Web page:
Reviews

This article explores the life of Petr N. Savitsky (1895-1968) and investigates how his biography, his teachings, and his politics were linked together in a web of imperial dreams and projects.  S. Glebov’s analysis centres on a specific issue, namely, the emergence in interwar Europe of the Structuralist programme to renovate the humanities and social sciences.  In the case of the Eurasianists, the openness of Russian science to Structuralism was linked to a specific national epistemological tradition.  The author shows how the Eurasianist movement was in fact part of a systemic approach that exceeded the bounds of the nineteenth-century holistic geographical tradition.  This approach formed a specific “Russian science” distinct from its West European counterpart, and which borrowed from the theories of chemist D. I. Mendeleev, and those of geoscientists V. V. Dokuchaev and V. I. Vernadsky.  Similar to the German tradition of Naturphilosophie, the Eurasianist conception of territory is not that of a separate entity but of a complex that includes natural conditions and the anthropogenic landscape.  Further, the Structuralist aspect of the Eurasian territory involves a political and cultural correlate, since its conception of geography and its corresponding historical schema undermine the historical paradigm of the Enlightenment.  Savitsky thus propounded a theory describing regularities in the territorial structure of Eurasia such that the border between Europe and Eurasia became enshrined in the data of physical geography.  The Eurasianist discourse not only separated Eurasia from the impact of standardising modernity of Europe; it also sought to efface differences within Eurasia itself in a bid to justify the a priori existence of Eurasia as embodied by the Russian Empire.  The approach developed by S. Glebov allows him to reveal unexpected links between a doctrine of empire and the birth of Structuralist thought.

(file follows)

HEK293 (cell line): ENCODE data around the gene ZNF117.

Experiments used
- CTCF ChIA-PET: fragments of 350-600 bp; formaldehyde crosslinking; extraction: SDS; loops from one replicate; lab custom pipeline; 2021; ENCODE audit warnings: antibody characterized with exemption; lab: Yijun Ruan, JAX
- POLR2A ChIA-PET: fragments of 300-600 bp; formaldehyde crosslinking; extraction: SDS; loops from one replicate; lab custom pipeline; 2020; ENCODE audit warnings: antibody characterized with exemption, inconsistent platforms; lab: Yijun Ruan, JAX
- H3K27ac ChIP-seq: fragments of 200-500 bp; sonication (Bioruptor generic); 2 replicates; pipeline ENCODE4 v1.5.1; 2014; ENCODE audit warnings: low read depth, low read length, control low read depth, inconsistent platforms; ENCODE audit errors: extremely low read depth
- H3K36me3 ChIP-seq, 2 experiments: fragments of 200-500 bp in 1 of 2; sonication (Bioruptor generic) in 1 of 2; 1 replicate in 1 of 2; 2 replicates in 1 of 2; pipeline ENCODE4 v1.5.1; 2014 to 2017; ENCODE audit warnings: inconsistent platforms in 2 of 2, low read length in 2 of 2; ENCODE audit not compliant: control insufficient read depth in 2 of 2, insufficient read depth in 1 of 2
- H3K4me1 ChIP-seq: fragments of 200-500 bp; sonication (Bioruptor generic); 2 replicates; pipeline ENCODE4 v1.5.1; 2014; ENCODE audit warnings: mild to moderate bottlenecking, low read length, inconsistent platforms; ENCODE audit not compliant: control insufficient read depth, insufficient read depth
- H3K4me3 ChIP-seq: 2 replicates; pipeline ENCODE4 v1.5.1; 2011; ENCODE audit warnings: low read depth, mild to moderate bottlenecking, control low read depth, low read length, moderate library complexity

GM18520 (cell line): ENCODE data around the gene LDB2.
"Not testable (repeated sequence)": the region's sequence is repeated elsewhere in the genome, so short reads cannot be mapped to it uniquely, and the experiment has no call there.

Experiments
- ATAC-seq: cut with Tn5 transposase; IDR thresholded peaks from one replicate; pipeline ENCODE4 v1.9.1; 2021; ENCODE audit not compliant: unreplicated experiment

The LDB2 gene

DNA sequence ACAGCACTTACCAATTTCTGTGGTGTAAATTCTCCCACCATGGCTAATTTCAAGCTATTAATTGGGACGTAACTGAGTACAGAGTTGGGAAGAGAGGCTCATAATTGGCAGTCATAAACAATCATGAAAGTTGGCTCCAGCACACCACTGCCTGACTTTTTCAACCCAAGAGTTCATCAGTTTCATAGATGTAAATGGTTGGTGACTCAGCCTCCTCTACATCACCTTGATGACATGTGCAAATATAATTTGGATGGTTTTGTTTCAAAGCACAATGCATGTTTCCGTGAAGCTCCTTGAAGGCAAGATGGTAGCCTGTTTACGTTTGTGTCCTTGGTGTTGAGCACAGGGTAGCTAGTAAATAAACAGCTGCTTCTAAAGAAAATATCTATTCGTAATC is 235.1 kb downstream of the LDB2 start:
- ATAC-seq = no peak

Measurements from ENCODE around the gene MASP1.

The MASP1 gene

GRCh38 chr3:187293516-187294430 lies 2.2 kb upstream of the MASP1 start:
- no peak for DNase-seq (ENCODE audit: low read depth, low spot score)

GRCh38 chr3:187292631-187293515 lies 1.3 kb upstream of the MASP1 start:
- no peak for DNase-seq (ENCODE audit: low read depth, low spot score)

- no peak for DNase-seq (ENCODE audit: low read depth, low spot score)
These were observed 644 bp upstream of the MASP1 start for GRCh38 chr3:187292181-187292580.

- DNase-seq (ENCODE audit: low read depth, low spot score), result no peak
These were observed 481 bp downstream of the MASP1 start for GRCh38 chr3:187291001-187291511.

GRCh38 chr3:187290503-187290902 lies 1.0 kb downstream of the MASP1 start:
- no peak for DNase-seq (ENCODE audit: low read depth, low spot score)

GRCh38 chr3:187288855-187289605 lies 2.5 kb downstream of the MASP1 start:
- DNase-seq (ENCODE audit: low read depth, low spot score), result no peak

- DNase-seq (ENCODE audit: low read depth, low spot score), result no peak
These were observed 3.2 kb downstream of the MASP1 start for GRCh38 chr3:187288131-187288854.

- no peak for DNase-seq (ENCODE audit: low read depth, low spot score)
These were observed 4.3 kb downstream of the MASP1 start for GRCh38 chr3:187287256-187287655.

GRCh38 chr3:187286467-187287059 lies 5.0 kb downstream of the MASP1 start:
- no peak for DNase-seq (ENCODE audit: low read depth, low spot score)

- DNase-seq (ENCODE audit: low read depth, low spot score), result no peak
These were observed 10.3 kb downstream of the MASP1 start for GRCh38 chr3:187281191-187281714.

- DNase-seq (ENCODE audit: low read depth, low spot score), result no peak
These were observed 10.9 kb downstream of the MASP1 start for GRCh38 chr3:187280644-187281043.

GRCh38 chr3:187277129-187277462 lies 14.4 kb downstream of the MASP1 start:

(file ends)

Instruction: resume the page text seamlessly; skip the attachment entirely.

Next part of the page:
Marlène Laruelle, Woodrow Wilson Centre, Washington, DC
CER: I-1.2.B-58